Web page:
Pippali, also known as long pepper or Piper longum, is a medicinal herb widely used in Ayurveda. It has been traditionally used for its various health benefits, including improving digestion, promoting respiratory health, and enhancing immunity (Sharma et al., 2013).
Studies have shown that Pippali has anti-inflammatory and antioxidant properties that may help protect against oxidative stress and inflammation-related diseases (Joshi et al., 2018). Pippali also has been shown to have antimicrobial activity against a variety of bacteria and fungi, including E. coli and Candida albicans (Nagarajan & Ramanathan, 2003).
Additionally, Pippali has been found to have hepatoprotective effects, protecting the liver from damage caused by toxins (Patil et al., 2011). It may also have anti-cancer properties, with studies showing its potential to inhibit the growth of cancer cells (Kim et al., 2012).
In Ayurveda, Pippali is often used in combination with other herbs, such as ginger and black pepper, to enhance its effects (Joshi et al., 2018). It can be consumed in various forms, including as a powder, decoction, or in combination with other herbs in Ayurvedic formulations.
While Pippali is generally considered safe when consumed in moderation, excessive consumption may lead to side effects such as gastrointestinal discomfort and liver toxicity (Sharma et al., 2013). It is recommended to consult a healthcare provider before using Pippali for medicinal purposes.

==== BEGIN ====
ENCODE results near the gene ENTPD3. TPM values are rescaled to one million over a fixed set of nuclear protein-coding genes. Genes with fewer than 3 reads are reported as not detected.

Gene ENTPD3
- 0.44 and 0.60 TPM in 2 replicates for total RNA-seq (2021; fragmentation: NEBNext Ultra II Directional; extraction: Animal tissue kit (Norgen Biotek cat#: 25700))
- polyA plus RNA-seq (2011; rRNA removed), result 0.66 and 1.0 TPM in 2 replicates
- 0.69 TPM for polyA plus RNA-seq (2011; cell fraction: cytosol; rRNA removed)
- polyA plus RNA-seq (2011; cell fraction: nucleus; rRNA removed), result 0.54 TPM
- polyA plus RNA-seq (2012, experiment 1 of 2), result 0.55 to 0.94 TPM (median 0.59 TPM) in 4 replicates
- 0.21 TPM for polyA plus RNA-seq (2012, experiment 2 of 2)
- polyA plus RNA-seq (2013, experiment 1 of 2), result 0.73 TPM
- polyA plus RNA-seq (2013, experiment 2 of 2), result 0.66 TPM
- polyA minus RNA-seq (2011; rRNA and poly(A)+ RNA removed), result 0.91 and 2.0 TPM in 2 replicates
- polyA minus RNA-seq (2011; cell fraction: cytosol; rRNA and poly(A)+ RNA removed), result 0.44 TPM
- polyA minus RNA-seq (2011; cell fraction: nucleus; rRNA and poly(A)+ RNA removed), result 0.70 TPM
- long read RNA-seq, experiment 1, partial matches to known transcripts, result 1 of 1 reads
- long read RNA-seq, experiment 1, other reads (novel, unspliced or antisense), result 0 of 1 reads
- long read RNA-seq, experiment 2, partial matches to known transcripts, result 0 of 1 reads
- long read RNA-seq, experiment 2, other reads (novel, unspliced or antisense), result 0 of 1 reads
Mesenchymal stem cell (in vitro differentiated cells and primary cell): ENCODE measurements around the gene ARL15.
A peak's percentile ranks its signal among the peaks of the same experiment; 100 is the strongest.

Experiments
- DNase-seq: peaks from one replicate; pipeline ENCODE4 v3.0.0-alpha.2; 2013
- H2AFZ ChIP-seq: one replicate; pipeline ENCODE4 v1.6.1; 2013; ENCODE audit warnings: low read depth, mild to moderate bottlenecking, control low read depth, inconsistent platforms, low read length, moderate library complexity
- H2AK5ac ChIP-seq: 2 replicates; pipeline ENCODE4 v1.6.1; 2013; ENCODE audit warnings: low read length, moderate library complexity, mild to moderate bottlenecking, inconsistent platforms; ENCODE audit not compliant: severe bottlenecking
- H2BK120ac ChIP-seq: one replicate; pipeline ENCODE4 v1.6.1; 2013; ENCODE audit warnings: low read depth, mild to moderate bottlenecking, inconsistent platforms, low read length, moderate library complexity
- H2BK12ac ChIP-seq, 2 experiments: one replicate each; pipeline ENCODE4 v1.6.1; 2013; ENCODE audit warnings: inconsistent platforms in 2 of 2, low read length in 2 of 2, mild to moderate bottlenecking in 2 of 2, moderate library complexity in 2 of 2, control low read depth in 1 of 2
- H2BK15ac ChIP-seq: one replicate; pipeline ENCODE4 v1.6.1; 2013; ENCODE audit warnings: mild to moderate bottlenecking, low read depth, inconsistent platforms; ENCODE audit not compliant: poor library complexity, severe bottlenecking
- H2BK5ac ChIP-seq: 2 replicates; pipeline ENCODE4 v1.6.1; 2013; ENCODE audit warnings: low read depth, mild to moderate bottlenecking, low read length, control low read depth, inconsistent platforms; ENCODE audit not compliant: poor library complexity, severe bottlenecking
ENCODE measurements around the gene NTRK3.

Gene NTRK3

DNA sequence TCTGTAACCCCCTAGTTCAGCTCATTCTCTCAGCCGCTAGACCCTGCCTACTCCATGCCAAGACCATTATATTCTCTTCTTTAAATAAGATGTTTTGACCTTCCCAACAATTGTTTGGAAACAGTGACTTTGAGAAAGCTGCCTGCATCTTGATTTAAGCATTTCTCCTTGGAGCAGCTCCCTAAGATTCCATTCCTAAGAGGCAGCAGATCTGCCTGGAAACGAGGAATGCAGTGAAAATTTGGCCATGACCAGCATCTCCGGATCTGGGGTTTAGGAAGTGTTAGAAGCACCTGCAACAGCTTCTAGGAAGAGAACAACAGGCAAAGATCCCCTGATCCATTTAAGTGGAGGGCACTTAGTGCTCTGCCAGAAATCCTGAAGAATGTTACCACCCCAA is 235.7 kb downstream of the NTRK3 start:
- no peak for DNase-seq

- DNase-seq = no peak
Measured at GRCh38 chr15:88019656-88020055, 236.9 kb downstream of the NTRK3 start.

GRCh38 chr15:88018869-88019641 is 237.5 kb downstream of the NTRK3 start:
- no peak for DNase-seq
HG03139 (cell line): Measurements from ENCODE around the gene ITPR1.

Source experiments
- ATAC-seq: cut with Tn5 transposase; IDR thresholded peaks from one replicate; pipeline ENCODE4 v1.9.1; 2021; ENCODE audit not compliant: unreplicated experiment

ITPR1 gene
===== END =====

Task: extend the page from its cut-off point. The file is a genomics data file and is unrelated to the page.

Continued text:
Overall, Pippali is a versatile and potent herb with a wide range of potential health benefits. Its traditional use in Ayurveda, as well as its promising scientific research, make it a valuable addition to natural medicine.
Joshi, H., Parle, M., & Chaturvedi, C. (2018). Pharmacological and therapeutic activity of Piper longum Linn.: A review. Indian Journal of Traditional Knowledge, 17(2), 268-275.
Kim, H. K., Park, S. Y., Park, H. J., Moon, H. I., & Choi, S. Z. (2012). Pippali (Piper longum L.) extract reduces colon tumor growth and suppresses cancer stem cell proliferation through the activation of AMPK pathway. Food and Chemical Toxicology, 50(5), 1568-1578. doi: 10.1016/j.fct.2012.02.013
Nagarajan, S., & Ramanathan, M. (2003). Anti-microbial activity of some medicinal plants. Journal of Tropical Medicinal Plants, 4(1), 53-56.
Patil, M. V., Kandhare, A. D., Bhise, S. D., Bhutada, M. S., & Bodhankar, S. L. (2011). Hepatoprotective effect of Piper longum Linn. extract against CCl4-induced liver injury in rats. Indian Journal of Experimental Biology, 49(2), 146-154.
Sharma, R. A., Bhatt, T. K., & Shukla, V. (2013). Medicinal attributes of Piper longum L. (Pippali): A review. Journal of Chemical and Pharmaceutical Research, 5(3), 147-153.